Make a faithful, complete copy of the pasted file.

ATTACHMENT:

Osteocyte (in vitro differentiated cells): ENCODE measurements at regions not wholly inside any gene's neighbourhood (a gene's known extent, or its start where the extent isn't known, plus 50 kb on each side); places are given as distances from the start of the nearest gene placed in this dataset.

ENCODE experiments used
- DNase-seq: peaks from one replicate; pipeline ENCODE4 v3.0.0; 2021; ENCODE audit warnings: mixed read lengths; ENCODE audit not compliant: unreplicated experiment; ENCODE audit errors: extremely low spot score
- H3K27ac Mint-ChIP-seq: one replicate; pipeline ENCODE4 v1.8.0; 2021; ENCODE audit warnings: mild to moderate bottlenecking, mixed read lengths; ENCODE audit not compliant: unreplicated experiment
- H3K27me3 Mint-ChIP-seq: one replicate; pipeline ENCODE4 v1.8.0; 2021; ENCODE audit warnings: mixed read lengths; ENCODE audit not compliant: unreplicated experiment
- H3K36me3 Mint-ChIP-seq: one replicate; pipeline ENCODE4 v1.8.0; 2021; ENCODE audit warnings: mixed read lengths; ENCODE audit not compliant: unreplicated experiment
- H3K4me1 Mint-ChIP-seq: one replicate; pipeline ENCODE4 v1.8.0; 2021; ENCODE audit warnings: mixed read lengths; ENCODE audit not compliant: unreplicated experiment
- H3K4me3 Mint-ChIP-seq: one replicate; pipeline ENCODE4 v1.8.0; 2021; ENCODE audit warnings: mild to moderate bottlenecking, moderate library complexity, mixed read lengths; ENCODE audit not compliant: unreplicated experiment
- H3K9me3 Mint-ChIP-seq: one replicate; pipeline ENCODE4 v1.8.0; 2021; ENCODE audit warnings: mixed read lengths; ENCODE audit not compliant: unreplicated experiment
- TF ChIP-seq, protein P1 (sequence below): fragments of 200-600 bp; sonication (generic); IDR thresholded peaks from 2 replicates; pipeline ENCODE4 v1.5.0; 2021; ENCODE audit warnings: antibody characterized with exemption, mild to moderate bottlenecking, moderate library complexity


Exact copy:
Osteocyte (in vitro differentiated cells): ENCODE measurements at regions not wholly inside any gene's neighbourhood (a gene's known extent, or its start where the extent isn't known, plus 50 kb on each side); places are given as distances from the start of the nearest gene placed in this dataset.

ENCODE experiments used
- DNase-seq: peaks from one replicate; pipeline ENCODE4 v3.0.0; 2021; ENCODE audit warnings: mixed read lengths; ENCODE audit not compliant: unreplicated experiment; ENCODE audit errors: extremely low spot score
- H3K27ac Mint-ChIP-seq: one replicate; pipeline ENCODE4 v1.8.0; 2021; ENCODE audit warnings: mild to moderate bottlenecking, mixed read lengths; ENCODE audit not compliant: unreplicated experiment
- H3K27me3 Mint-ChIP-seq: one replicate; pipeline ENCODE4 v1.8.0; 2021; ENCODE audit warnings: mixed read lengths; ENCODE audit not compliant: unreplicated experiment
- H3K36me3 Mint-ChIP-seq: one replicate; pipeline ENCODE4 v1.8.0; 2021; ENCODE audit warnings: mixed read lengths; ENCODE audit not compliant: unreplicated experiment
- H3K4me1 Mint-ChIP-seq: one replicate; pipeline ENCODE4 v1.8.0; 2021; ENCODE audit warnings: mixed read lengths; ENCODE audit not compliant: unreplicated experiment
- H3K4me3 Mint-ChIP-seq: one replicate; pipeline ENCODE4 v1.8.0; 2021; ENCODE audit warnings: mild to moderate bottlenecking, moderate library complexity, mixed read lengths; ENCODE audit not compliant: unreplicated experiment
- H3K9me3 Mint-ChIP-seq: one replicate; pipeline ENCODE4 v1.8.0; 2021; ENCODE audit warnings: mixed read lengths; ENCODE audit not compliant: unreplicated experiment
- TF ChIP-seq, protein P1 (sequence below): fragments of 200-600 bp; sonication (generic); IDR thresholded peaks from 2 replicates; pipeline ENCODE4 v1.5.0; 2021; ENCODE audit warnings: antibody characterized with exemption, mild to moderate bottlenecking, moderate library complexity